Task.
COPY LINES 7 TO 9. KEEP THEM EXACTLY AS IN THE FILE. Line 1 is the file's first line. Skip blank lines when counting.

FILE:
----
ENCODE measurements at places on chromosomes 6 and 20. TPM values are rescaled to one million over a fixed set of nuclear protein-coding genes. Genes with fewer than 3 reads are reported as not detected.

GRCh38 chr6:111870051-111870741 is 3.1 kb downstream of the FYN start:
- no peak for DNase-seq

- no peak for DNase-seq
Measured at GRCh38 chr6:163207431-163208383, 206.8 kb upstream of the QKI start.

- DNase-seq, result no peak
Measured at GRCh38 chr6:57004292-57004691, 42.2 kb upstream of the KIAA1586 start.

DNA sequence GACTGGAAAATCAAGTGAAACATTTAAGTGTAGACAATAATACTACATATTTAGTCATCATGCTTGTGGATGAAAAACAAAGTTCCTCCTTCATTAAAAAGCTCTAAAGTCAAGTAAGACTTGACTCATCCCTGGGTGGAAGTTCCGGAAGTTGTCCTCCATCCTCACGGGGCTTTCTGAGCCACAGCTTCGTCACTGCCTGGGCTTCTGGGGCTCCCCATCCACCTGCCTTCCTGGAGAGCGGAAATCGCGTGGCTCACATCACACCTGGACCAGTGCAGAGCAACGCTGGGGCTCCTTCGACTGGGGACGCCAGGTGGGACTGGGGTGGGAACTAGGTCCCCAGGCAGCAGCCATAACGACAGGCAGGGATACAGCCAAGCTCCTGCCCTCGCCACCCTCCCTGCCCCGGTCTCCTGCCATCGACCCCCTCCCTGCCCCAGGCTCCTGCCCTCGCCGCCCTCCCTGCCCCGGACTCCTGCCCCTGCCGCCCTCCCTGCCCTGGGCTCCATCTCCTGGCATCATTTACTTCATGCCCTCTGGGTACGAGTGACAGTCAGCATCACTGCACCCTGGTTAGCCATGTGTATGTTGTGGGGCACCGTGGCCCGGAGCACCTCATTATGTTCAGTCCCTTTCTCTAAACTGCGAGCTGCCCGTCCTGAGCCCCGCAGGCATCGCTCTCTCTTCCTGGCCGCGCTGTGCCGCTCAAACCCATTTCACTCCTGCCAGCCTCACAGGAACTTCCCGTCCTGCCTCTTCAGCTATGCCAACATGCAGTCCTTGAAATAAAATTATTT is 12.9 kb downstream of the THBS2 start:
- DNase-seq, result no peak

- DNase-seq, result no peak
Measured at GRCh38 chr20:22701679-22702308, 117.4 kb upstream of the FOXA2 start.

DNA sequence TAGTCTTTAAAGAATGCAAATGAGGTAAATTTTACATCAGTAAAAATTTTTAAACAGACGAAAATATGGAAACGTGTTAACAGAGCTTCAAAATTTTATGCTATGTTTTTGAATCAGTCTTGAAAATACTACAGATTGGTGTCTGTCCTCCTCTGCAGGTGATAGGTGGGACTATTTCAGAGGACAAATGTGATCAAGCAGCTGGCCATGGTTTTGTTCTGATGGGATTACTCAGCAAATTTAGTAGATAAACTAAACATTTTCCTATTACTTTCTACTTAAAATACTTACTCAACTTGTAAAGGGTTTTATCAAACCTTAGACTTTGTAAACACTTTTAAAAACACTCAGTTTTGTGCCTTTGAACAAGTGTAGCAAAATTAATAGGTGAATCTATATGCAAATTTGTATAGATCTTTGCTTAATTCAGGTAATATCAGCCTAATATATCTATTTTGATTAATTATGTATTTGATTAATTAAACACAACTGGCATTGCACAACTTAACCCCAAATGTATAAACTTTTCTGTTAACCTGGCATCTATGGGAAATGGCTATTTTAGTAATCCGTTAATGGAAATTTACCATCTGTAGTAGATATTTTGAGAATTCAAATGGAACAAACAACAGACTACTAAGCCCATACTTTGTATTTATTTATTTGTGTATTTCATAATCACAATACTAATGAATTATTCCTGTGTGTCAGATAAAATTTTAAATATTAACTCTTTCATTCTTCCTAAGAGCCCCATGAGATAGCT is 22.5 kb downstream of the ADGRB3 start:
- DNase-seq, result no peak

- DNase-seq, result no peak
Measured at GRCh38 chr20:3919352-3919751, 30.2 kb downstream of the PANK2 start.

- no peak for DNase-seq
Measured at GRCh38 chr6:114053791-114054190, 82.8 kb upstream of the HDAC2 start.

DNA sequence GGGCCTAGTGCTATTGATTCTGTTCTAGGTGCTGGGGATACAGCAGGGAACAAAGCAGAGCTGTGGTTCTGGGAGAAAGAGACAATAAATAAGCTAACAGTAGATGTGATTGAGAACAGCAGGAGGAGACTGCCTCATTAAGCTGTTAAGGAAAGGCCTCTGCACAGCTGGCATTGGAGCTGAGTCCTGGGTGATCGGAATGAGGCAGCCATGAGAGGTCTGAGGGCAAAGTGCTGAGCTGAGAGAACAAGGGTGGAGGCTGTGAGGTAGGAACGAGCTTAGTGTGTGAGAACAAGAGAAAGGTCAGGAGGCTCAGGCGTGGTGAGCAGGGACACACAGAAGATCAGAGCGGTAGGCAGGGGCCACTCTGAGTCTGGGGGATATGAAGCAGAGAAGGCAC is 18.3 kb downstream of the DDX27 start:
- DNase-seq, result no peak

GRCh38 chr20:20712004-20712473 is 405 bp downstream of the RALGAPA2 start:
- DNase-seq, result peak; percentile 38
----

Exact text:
Measured at GRCh38 chr6:57004292-57004691, 42.2 kb upstream of the KIAA1586 start.

DNA sequence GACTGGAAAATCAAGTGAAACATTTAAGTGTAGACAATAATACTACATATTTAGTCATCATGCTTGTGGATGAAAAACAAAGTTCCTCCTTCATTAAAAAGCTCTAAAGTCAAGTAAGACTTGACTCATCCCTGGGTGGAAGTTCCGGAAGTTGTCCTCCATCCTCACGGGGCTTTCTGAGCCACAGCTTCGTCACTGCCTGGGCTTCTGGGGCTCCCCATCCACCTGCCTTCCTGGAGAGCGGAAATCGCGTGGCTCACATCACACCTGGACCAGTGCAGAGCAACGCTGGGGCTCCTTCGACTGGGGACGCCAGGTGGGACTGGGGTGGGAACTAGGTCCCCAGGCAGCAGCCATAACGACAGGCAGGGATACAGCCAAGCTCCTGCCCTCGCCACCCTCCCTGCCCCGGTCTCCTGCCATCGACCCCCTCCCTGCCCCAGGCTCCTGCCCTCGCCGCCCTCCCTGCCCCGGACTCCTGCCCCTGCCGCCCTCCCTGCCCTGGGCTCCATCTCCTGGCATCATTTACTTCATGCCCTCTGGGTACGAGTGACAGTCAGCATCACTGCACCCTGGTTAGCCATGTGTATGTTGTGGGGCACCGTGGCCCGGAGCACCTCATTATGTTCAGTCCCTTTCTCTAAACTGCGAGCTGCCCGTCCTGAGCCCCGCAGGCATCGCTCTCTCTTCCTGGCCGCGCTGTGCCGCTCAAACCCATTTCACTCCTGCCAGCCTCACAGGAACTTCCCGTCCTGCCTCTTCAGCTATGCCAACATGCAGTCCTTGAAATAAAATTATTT is 12.9 kb downstream of the THBS2 start:
- DNase-seq, result no peak